|THE FISCAL EFFECTS OF PROPOSED TRANSPORTATION OF |
SPENT NUCLEAR FUEL ON NEVADA STATE AGENCIES
|2. THE BASE CASE SCENARIO|
|2.1||THE BASE CASE SCENARIO FOR TRANSPORTATION OF SNF/HLW|
Under the base case scenario, containers of nuclear waste would be shipped to Nevada from about 80 reactor and defense sites throughout the country. Each waste site would ship by either legal weight truck or by rail, entering Nevada from the east or the south by highway and/or rail routes. The routes described in this report are based on current circumstances and policy: highway shipments (including heavy haul shipments of rail casks) would conform to the provisions of HM 164, requiring the use of interstate highways absent state designation of alternative routes; rail shipments would use class A railroads—minimizing time distance while favoring rail lines owned by the original carrier.
|2.2||THE NUMBER OF EARLY SHIPMENTS AND THEIR APPROACH TO NEVADA|
Table 1 shows the number of shipments into the state that would be expected in the first five years of shipments, based on a recent analysis by the State of Nevada of nuclear waste transportation (PIC, 1996). The table shows that, in the first year of shipments under S. 104, the state would receive over 2,600 truck shipments (an average of over 50 per week) and 64 rail shipments (an average of 1.2 shipments per week).* The table also shows that shipments by rail will increase over the period, and that shipments by truck will decrease.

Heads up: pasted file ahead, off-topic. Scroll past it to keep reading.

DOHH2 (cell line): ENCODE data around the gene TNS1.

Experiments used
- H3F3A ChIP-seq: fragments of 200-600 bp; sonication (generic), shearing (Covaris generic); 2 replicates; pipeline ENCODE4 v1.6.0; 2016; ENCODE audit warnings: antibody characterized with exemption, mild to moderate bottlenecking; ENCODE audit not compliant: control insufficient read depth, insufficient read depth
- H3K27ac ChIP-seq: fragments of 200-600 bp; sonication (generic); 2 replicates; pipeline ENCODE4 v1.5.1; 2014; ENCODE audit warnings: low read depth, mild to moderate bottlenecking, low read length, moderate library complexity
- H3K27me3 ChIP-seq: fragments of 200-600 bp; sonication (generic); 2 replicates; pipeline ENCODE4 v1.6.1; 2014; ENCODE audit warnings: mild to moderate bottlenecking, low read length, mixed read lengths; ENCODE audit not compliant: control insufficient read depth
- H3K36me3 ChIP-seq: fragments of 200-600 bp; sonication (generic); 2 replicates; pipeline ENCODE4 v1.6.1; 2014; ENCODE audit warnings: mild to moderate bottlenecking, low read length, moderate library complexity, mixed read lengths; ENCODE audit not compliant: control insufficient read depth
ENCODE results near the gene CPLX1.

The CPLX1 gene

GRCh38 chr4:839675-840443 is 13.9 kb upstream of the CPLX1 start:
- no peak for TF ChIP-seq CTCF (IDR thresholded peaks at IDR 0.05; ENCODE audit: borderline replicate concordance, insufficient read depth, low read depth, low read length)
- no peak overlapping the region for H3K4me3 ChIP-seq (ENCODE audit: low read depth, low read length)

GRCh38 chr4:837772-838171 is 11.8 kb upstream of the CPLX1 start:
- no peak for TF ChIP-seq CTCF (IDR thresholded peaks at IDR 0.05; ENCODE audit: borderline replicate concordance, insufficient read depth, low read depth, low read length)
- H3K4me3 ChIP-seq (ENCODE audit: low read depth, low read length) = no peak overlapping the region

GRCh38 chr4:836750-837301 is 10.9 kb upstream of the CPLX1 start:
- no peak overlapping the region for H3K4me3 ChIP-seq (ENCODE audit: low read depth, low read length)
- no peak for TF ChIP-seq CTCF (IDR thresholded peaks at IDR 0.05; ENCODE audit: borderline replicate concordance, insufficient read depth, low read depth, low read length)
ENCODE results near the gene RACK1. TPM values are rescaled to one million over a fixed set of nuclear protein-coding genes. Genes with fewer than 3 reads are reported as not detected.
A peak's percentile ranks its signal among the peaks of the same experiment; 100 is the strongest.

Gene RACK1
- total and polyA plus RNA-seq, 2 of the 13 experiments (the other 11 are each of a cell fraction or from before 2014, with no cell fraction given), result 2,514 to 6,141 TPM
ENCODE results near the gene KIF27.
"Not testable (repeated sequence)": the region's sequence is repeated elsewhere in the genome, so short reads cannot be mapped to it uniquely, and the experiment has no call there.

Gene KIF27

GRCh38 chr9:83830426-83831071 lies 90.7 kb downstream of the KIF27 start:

The trend indicated by the table reflects the concentration of shipments of older fuel from sites having limited transportation infrastructure in the earlier years, and shipments from sites having more extensive transportation infrastructure increasing over time. The implication of this trend is that the total number of shipments—primarily by legal weight truck—will peak in the first year, and that shipments by rail and heavy haul truck will become more prevalent (in terms of the number of assemblies transported) in the later years.
Truck shipments in the initial shipment years are assumed to use currently-licensed 27-ton casks, containing one spent fuel assembly from a pressurized water nuclear reactor, or two assemblies from a boiling water reactor. Shipments in these casks can meet legal highway-weight limits of 80,000 pounds
|Planning Information Corporation|
June 29, 1998